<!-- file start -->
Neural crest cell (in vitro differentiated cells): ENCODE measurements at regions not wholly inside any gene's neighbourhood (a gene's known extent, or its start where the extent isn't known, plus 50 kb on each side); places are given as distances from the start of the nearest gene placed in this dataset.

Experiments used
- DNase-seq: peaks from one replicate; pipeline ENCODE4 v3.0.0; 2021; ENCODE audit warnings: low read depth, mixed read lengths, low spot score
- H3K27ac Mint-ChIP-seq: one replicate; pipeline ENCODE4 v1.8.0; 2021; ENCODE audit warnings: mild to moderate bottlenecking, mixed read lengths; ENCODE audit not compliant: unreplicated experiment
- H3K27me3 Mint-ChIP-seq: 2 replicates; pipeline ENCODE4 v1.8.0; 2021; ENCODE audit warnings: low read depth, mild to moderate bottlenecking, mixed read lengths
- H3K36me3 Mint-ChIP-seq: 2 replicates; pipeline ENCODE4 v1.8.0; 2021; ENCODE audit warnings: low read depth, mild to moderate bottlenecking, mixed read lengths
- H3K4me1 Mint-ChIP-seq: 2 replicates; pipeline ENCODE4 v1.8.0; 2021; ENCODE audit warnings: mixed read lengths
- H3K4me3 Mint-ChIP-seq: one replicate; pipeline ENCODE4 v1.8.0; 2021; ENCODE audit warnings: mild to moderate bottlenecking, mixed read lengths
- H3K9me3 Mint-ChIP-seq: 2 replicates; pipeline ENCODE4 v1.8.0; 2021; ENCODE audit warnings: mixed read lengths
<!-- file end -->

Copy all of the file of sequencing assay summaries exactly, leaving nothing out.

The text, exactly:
Neural crest cell (in vitro differentiated cells): ENCODE measurements at regions not wholly inside any gene's neighbourhood (a gene's known extent, or its start where the extent isn't known, plus 50 kb on each side); places are given as distances from the start of the nearest gene placed in this dataset.

Experiments used
- DNase-seq: peaks from one replicate; pipeline ENCODE4 v3.0.0; 2021; ENCODE audit warnings: low read depth, mixed read lengths, low spot score
- H3K27ac Mint-ChIP-seq: one replicate; pipeline ENCODE4 v1.8.0; 2021; ENCODE audit warnings: mild to moderate bottlenecking, mixed read lengths; ENCODE audit not compliant: unreplicated experiment
- H3K27me3 Mint-ChIP-seq: 2 replicates; pipeline ENCODE4 v1.8.0; 2021; ENCODE audit warnings: low read depth, mild to moderate bottlenecking, mixed read lengths
- H3K36me3 Mint-ChIP-seq: 2 replicates; pipeline ENCODE4 v1.8.0; 2021; ENCODE audit warnings: low read depth, mild to moderate bottlenecking, mixed read lengths
- H3K4me1 Mint-ChIP-seq: 2 replicates; pipeline ENCODE4 v1.8.0; 2021; ENCODE audit warnings: mixed read lengths
- H3K4me3 Mint-ChIP-seq: one replicate; pipeline ENCODE4 v1.8.0; 2021; ENCODE audit warnings: mild to moderate bottlenecking, mixed read lengths
- H3K9me3 Mint-ChIP-seq: 2 replicates; pipeline ENCODE4 v1.8.0; 2021; ENCODE audit warnings: mixed read lengths